What is Capacity Planning and why is critical for business performance?

How is capacity planning connected with business performance? Every organization aims to be efficient. And this efficiency can be measured in several ways:

  • Higher success rate of projects and programs.
  • A higher ROI from their project or product portfolios.
  • Or higher productivity of the organization’s teams and staff.

Capacity planning is the process by which organizations will be able to evaluate whether they have the necessary resources to cope with all incoming demand and allocate capacity in different initiatives according to the organization´s priorities. A process that, if well designed, executed and monitored, will help companies to be more efficient and better prepared to address the most relevant initiatives.

In this post, we will explain what capacity planning is and how this process fits into Resource Management and Project Portfolio Management. We also detail best practices to follow, and the main advantages and disadvantages that organizations may face depending on whether or not they have correctly implemented their capacity planning processes.

What is capacity planning? Definition and goal

Capacity planning is the process by which an organization estimates whether it has the necessary resources to meet all incoming demand over a given period of time, and attribute capacity in the different initiatives according to business priorities.

We are in an era of change. Organizations are compelled to deal with a higher volume of incoming demand. Such is the number of requests received that most of them cannot meet them all without affecting their budget and performance. Or they fail to forecast the capacity they will need because they plan a year ahead, not 3 or 6 months ahead as required in today’s changing environment.

Capacity planning goals

And this is where capacity planning comes into play. It is a key process to optimize Demand Management and Resource Management because, if well implemented, it will help organizations to:

  • Determine if you have the resources and skills to handle the volume of work in the coming months.
  • Prioritize or postpone projects and initiatives depending on whether the company has the skills to undertake them successfully.

Broadly speaking, these are the capacity planning goals:

  • Avoid resource shortage issues when undertaking projects and programs that are strategic for the business.
  • Ensure that the organization has all the necessary skills to successfully manage its product and project portfolios.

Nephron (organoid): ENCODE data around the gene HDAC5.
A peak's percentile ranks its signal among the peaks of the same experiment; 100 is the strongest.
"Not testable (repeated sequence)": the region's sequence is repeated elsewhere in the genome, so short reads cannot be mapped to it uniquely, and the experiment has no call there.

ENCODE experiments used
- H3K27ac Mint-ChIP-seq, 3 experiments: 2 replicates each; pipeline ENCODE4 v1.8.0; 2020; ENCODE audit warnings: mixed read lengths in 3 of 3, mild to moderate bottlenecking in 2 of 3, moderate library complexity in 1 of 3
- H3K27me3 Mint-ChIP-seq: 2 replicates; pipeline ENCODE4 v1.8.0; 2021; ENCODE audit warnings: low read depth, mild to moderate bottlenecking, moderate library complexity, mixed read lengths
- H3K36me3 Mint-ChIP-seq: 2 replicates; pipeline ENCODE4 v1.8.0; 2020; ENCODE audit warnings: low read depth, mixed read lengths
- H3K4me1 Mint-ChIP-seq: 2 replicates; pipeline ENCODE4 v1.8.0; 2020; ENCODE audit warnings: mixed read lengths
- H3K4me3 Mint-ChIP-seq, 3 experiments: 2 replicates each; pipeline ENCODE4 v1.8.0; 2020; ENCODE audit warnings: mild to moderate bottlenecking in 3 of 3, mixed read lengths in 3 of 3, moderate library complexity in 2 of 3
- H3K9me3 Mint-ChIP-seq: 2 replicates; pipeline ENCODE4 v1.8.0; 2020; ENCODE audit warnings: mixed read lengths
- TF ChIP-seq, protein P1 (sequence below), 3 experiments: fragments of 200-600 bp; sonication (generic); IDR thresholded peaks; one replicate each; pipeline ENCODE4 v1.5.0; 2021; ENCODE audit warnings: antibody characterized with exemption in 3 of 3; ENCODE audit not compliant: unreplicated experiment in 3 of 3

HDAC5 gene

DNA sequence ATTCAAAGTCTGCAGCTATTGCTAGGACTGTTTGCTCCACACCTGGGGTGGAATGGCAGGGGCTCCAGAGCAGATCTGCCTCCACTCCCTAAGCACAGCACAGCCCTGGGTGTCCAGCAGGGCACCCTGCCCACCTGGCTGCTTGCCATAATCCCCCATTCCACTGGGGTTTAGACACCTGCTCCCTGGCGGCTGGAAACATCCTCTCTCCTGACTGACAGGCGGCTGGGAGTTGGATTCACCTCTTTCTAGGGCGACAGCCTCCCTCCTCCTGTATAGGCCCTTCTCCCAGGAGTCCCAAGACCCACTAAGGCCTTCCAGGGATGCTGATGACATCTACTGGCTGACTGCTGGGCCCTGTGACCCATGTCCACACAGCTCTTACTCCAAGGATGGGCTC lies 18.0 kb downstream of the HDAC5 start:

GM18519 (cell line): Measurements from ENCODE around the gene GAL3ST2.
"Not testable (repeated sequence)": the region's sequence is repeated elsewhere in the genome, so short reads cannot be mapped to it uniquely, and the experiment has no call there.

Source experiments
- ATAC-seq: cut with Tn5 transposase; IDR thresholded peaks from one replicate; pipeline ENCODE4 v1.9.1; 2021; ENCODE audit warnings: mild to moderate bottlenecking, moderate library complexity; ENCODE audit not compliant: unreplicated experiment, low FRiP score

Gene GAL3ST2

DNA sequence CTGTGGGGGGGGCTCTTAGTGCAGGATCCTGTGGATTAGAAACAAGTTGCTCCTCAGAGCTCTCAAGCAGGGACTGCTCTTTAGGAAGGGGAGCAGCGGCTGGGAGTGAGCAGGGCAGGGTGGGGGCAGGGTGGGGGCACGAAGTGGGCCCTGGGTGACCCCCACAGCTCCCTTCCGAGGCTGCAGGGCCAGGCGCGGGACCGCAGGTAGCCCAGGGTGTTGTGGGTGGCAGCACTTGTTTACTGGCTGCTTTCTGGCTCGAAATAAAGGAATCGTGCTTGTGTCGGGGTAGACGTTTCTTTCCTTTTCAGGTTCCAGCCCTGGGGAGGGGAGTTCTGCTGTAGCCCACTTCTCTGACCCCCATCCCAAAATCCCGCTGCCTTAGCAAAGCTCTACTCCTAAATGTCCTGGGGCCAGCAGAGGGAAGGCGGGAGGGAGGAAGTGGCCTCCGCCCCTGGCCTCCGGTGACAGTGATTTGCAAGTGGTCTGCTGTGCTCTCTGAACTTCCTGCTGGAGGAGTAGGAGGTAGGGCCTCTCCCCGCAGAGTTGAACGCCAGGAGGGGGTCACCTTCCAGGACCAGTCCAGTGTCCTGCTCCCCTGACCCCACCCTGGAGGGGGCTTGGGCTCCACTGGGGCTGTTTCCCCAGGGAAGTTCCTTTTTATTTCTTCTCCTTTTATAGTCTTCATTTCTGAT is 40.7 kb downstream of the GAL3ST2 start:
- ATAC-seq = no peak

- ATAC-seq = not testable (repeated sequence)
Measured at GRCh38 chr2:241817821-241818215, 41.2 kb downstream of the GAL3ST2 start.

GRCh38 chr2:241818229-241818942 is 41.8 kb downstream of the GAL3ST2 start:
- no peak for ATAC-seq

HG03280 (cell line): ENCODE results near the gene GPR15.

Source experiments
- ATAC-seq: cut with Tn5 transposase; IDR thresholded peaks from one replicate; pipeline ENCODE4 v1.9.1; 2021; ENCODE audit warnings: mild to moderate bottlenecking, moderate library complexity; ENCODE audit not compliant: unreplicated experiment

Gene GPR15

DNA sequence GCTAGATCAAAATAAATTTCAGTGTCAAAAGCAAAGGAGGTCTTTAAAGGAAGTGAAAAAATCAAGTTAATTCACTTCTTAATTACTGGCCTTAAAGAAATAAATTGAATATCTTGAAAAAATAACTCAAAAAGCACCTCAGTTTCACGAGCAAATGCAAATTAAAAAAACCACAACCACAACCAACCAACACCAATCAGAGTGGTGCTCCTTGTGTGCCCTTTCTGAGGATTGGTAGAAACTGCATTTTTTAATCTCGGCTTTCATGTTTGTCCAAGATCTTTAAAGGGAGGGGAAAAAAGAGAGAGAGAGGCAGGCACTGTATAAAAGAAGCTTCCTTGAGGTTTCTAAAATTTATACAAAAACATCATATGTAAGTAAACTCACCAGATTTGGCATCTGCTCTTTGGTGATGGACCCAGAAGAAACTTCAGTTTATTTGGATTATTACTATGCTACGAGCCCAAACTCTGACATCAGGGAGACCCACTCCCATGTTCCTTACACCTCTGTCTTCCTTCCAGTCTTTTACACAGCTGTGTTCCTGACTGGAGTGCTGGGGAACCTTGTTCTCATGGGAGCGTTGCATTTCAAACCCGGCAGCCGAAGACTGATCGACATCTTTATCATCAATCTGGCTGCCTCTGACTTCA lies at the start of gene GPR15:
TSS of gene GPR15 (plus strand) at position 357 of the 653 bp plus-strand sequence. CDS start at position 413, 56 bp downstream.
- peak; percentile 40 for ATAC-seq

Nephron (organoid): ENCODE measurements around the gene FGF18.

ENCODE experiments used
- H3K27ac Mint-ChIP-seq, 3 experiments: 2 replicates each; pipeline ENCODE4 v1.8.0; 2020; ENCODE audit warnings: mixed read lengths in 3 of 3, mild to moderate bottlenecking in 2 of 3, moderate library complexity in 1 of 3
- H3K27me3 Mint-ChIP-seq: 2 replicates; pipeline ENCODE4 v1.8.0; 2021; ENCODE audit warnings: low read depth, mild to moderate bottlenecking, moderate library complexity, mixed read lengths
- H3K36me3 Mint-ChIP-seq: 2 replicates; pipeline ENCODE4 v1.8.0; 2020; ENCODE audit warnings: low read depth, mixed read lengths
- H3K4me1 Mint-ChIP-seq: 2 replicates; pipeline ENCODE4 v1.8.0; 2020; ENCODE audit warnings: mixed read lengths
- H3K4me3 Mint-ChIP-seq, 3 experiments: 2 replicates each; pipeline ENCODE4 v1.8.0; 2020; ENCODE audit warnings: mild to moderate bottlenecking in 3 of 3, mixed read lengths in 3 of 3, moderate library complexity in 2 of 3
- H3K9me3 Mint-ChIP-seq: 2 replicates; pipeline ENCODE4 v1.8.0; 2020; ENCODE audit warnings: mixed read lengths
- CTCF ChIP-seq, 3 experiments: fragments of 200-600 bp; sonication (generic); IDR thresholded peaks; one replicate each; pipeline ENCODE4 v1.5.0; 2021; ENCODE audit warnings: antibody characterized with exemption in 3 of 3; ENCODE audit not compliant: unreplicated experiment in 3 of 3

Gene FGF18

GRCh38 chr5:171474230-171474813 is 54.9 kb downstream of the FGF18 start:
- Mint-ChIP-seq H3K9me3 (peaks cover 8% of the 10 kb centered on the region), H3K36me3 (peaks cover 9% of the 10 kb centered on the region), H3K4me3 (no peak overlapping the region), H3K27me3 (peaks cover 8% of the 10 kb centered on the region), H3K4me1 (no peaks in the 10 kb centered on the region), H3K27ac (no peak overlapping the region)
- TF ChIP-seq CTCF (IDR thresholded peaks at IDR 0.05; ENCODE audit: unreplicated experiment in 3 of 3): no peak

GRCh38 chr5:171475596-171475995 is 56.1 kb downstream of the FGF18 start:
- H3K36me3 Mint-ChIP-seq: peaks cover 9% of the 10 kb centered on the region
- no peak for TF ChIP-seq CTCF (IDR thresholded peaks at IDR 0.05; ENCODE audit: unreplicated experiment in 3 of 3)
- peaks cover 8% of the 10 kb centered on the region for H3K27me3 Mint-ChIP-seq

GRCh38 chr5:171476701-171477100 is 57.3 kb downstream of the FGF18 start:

• Avoid work environments where there is overcapacity and duplicated resources and skills.

Capacity planning, therefore, requires a detailed estimate of both the organization’s current capacity and future capacity based on demand. And, based on this forecast (which should be made every 3 to 6 months), to set up capacity planning processes to ensure that the necessary resources are available when they are needed.

Types of capacity planning

While in this post we are focusing on capacity planning as the process in which organizations estimate whether they have (and will have) the workforce and skills needed to meet demand, it is not the only type of capacity planning out there.

We can list 3 types of capacity planning, which are as follows:

  • Workforce capacity planning. As already explained, it refers to having the necessary human capacity to meet the incoming demand in a satisfactory manner for a given period of time. It is a process by which organizations can decide to hire more staff, reduce headcount or reallocate resources to other roles where they will be more productive.
  • Tool capacity planning: It means having the necessary tools and equipment to deliver the job. Depending on the sector, this may be computer equipment, machinery, transportation, software, tools, etc.
  • Product capacity planning is the process through which a business estimates whether it will have an adequate amount of products and resources to meet demand. For instance, in the case of a large retail company, it involves ensuring there is sufficient stock in stores to meet the demand, as well as an adequate number of cashiers, POS systems, and other necessary resources.